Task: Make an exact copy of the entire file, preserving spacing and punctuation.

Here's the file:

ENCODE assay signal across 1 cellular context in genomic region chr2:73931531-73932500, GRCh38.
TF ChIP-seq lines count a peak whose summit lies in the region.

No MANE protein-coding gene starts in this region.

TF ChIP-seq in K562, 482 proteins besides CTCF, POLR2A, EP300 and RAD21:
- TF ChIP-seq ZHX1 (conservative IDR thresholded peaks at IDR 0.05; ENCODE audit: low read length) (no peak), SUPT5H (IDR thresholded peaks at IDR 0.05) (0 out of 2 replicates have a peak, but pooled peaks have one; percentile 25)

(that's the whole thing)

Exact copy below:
ENCODE assay signal across 1 cellular context in genomic region chr2:73931531-73932500, GRCh38.
TF ChIP-seq lines count a peak whose summit lies in the region.

No MANE protein-coding gene starts in this region.

TF ChIP-seq in K562, 482 proteins besides CTCF, POLR2A, EP300 and RAD21:
- TF ChIP-seq ZHX1 (conservative IDR thresholded peaks at IDR 0.05; ENCODE audit: low read length) (no peak), SUPT5H (IDR thresholded peaks at IDR 0.05) (0 out of 2 replicates have a peak, but pooled peaks have one; percentile 25)